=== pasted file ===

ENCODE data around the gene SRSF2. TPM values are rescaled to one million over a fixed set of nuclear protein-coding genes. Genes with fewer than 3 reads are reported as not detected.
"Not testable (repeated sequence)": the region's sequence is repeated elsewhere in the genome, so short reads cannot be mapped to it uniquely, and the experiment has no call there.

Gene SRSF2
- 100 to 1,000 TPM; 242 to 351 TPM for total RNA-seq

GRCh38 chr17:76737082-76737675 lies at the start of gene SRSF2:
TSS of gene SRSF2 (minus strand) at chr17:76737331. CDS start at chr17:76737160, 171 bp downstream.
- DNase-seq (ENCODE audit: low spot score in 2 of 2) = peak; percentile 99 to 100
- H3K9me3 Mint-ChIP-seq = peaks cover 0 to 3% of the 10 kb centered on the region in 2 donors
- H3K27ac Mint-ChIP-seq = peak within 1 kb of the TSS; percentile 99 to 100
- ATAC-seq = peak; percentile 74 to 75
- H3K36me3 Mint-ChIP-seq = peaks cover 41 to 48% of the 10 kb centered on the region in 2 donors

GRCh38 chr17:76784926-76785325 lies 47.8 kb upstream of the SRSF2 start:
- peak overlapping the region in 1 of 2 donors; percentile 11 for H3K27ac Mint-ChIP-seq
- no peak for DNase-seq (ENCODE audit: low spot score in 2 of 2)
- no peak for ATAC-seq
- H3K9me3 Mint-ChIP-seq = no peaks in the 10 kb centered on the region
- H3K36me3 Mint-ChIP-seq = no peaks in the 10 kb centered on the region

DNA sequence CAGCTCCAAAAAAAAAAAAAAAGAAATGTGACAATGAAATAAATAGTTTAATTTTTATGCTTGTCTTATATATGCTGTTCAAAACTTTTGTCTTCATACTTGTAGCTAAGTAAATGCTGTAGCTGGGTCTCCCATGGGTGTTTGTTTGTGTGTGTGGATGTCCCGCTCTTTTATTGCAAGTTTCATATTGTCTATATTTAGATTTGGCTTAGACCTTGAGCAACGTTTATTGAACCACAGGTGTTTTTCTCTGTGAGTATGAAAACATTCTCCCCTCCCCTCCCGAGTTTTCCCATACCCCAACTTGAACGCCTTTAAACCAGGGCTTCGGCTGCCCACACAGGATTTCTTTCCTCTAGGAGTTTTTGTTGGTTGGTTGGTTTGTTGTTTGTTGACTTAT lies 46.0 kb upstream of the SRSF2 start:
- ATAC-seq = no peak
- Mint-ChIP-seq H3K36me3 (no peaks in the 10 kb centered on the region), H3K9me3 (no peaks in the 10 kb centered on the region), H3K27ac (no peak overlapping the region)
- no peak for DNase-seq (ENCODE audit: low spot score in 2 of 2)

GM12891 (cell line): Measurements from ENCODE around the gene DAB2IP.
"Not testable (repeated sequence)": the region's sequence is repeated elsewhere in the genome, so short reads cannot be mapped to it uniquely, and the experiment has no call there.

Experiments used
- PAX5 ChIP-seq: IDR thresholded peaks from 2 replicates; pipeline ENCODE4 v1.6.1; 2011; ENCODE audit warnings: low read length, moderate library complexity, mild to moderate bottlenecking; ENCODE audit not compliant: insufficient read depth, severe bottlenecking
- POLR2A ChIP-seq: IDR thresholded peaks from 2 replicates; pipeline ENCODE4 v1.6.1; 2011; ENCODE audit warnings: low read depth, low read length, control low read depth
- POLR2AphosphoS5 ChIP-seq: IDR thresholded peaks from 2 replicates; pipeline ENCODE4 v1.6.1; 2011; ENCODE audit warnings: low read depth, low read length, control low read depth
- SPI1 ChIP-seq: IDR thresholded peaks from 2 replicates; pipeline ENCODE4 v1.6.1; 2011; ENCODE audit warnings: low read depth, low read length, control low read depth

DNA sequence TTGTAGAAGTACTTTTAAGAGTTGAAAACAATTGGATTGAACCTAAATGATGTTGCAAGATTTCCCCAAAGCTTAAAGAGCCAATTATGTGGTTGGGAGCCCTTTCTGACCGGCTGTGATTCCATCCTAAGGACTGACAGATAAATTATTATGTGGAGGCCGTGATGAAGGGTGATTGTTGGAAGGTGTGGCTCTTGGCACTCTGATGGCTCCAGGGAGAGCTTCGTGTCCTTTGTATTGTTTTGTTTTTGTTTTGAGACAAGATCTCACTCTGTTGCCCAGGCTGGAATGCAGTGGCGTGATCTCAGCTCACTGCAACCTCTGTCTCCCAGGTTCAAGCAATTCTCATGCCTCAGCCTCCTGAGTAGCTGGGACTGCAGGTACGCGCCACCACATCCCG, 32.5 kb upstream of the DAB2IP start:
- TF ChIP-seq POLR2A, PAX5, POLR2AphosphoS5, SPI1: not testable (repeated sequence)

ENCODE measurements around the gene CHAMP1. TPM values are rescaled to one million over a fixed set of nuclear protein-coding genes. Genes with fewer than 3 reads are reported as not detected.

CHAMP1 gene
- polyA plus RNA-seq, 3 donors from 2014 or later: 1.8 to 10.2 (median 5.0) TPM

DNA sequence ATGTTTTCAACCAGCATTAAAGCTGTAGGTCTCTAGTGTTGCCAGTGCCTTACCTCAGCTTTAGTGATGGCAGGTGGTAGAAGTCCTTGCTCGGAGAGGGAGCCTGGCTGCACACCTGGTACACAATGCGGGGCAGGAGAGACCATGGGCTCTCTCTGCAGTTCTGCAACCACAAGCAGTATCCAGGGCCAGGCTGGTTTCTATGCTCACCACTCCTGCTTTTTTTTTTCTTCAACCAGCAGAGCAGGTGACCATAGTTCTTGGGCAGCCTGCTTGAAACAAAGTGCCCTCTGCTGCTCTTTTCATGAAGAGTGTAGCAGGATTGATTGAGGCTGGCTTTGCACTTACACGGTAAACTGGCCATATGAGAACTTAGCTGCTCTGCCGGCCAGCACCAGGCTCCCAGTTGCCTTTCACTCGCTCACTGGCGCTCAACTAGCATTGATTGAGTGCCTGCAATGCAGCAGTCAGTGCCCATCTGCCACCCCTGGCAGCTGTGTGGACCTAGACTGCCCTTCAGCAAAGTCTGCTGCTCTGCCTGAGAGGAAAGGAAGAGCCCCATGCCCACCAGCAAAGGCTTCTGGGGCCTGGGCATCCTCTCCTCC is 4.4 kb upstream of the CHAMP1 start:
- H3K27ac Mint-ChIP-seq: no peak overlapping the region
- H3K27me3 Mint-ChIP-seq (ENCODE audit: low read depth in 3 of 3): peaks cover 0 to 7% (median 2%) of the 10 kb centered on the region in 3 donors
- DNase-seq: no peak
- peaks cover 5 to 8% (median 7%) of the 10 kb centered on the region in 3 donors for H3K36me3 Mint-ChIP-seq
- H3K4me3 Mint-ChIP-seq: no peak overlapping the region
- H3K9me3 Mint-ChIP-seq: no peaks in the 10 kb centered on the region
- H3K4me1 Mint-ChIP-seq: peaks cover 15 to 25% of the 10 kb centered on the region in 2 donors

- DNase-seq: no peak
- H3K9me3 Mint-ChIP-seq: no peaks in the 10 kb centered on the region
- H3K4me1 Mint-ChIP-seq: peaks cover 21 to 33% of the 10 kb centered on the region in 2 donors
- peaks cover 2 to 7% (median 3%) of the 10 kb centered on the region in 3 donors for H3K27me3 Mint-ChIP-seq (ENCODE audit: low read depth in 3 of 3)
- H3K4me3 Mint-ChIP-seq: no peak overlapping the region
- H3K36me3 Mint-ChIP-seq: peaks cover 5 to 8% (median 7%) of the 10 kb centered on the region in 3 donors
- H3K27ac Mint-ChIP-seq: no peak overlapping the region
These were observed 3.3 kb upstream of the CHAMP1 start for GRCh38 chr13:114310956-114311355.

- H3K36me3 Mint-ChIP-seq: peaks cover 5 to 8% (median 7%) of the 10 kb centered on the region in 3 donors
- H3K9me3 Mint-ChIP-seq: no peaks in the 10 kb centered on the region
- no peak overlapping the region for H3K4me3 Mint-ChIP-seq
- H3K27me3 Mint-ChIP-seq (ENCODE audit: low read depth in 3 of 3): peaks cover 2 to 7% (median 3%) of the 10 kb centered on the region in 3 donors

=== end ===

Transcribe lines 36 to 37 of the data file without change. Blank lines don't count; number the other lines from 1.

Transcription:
- H3K27me3 Mint-ChIP-seq (ENCODE audit: low read depth in 3 of 3): peaks cover 0 to 7% (median 2%) of the 10 kb centered on the region in 3 donors
- DNase-seq: no peak